Frank Field MP
Your MP for Birkenhead
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Inquiry launched into the ‘evasion of justice’ in the gig economy


27 September 2018
Food bank

Frank Field MP today launches a major inquiry into the extent and consequences of ‘employment law evasion’ in the gig economy.

The past two years have produced a series of employment tribunals, settlements, and high-profile campaigns which have forced companies to admit wrongdoing and review the pay and conditions offered to their workforce. In particular, a growing number of companies has been required to recognise staff as ‘workers’ who are entitled to basic forms of statutory protection – including a guaranteed hourly minimum wage and holiday pay – rather than ‘independent contractors’ with no such protection.

However, it appears that some of these companies have not met their legal requirements or honoured their commitments to recognise workers’ rights, but have rather continued to exploit those who have been wrongly classed as independent contractors. 

Frank and his colleague Andrew Forsey will therefore be gathering evidence from individual workers, legal experts, enforcement specialists, trade unions, and companies, with a view to publishing their findings alongside a series of recommendations before Christmas. The Government’s Director of Labour Market Enforcement, Sir David Metcalf, will also be invited to contribute to the inquiry.

Frank comments: ‘The list of companies in the gig economy caught exploiting their workers is growing. Those companies have had it made abundantly clear to them that enough is enough and they need to start respecting the law. A main aim of this inquiry is to find out whether they have then done so, or whether instead they have chosen to stick two fingers up at their workers and the legal system by coming up with another wheeze that gets them off the hook.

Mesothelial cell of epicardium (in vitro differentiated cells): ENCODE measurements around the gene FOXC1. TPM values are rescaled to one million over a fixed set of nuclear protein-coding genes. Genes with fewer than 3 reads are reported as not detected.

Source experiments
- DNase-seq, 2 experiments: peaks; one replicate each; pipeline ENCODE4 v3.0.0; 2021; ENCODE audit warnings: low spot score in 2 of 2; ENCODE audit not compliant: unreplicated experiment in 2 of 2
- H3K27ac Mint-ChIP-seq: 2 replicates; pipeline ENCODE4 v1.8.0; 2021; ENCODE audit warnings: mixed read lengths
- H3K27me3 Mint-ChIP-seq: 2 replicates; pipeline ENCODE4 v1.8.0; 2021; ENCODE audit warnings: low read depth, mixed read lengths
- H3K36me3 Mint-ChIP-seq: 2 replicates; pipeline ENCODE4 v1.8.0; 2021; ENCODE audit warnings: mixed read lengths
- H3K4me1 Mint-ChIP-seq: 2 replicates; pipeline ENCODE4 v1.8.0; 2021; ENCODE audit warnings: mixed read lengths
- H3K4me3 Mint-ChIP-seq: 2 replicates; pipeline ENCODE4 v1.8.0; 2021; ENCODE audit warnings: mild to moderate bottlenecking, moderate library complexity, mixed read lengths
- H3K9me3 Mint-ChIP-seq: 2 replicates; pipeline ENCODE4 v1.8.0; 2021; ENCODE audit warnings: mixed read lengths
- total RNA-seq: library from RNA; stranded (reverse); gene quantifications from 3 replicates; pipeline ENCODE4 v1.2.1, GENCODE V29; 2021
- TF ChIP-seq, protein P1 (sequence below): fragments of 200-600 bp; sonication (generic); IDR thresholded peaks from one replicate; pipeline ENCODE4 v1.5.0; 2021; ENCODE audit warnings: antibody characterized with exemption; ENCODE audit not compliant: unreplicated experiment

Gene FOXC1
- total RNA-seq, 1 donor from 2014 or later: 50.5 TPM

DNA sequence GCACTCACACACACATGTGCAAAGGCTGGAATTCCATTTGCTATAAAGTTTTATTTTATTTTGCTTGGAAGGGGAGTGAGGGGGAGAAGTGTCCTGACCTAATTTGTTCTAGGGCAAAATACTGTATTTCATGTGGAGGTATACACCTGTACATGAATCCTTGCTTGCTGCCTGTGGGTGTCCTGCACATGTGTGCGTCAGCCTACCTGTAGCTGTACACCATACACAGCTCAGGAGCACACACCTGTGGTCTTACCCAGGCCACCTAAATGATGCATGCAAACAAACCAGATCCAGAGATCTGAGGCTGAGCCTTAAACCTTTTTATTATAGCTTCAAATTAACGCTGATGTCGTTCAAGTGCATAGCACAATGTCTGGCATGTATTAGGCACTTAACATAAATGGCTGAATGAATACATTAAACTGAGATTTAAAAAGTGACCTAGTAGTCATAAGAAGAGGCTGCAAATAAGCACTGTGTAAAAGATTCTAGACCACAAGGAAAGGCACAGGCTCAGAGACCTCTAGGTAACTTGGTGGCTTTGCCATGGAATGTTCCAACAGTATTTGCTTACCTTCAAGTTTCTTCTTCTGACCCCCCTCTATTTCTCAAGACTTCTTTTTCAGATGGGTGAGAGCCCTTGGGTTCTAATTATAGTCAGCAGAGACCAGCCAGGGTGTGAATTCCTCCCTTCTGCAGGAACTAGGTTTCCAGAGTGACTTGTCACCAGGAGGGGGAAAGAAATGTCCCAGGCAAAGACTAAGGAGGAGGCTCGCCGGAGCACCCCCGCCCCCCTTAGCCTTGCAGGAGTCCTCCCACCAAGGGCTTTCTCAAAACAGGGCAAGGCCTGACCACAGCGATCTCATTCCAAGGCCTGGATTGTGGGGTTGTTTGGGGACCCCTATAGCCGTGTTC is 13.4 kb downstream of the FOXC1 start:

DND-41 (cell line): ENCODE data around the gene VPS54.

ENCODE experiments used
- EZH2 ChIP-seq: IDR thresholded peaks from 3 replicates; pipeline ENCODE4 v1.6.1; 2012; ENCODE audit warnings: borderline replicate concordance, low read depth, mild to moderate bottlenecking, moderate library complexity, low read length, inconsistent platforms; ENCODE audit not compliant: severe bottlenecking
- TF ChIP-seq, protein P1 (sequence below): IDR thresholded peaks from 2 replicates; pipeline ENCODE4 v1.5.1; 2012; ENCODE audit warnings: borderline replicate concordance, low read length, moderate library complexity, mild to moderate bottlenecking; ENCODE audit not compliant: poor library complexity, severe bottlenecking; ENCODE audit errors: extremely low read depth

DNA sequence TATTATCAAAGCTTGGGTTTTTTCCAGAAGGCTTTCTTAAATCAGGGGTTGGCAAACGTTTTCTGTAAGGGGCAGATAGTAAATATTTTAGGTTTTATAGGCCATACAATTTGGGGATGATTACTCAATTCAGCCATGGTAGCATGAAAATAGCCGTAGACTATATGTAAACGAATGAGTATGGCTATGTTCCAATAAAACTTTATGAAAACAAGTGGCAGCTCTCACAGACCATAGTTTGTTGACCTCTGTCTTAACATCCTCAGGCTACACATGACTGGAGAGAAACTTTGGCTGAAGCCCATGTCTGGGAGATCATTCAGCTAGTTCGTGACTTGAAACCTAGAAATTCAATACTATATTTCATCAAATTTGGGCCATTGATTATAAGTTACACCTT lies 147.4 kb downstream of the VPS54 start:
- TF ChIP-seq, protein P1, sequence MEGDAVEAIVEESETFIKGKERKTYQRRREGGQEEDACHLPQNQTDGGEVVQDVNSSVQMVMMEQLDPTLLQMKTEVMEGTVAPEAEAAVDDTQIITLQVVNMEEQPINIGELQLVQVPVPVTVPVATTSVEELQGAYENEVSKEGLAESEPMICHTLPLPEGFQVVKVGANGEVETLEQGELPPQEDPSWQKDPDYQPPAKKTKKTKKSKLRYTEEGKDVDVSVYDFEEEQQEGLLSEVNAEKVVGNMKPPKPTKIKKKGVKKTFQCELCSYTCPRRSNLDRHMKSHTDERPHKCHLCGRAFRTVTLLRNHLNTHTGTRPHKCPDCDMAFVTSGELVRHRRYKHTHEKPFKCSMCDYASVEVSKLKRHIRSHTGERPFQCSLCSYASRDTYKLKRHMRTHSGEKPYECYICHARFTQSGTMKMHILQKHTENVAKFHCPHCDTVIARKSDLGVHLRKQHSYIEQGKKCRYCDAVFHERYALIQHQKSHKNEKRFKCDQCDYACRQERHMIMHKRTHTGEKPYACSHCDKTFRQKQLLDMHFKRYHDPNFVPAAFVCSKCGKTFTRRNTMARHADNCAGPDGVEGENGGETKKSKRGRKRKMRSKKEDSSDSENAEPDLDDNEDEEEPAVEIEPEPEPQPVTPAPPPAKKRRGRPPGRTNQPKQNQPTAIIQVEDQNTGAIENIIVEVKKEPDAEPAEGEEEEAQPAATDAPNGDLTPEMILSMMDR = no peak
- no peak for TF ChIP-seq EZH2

‘The inquiry will, I hope, shine a bright light on the extent to which justice is being evaded in the gig economy. Although I very much hope we will also be able to recognise examples in which companies have managed successfully to honour their obligations. Likewise, we will be looking to suggest any immediate changes that are required, both to the law itself as well as its enforcement, to ensure no company is able to evade justice.’

Dr Jason Moyer-Lee, General Secretary of the Independent Workers Union of Great Britain (IWGB) adds: ‘For a couple of years now we have been winning tribunal claims against courier and private hire companies. Yet despite this somehow these workers are still not getting the rights they're entitled to. The enforcement system is clearly broken and this inquiry will shine a welcome spotlight on its abject failure.’

Among the examples that will be studied are the outcomes of the settlements reached between (IWGB) members and eCourier, as well as the employment tribunals between IWGB members and CitySprint and Uber.

The terms of reference for the inquiry are as follows:

1.       How frequently do companies in the gig economy reach a settlement with workers seeking to bring a claim against them in an employment tribunal?
2.       How frequently do companies in the gig economy have claims brought against them in an employment tribunal, and challenge them unsuccessfully?
3.       What have been the consequences of these settlements and employment tribunals for the pay and conditions of individual workers, as well as the workforce as a whole who are employed on similar terms at each company?
4.       What examples are there of companies applying the findings from settled claims, or the verdict reached in an employment tribunal, in full to the whole of their workforce who are employed on similar terms?
5.       What examples are there of companies failing to apply the findings from settled claims, or the verdict reached in an employment tribunal, in full to the whole of their workforce who are employed on similar terms?
6.       What particular moves, if any, are taken by companies in the gig economy to counteract, delay, or evade this system of justice, and what steps are required to prevent this from happening?
7.       What reforms, if any, are required to employment law, as well as its enforcement, to ensure all workers in the gig economy receive their full legal entitlement to basic forms of statutory protection?

Written submissions can be submitted, before Wednesday 14th November 2018, to andrew.forsey@parliament.uk




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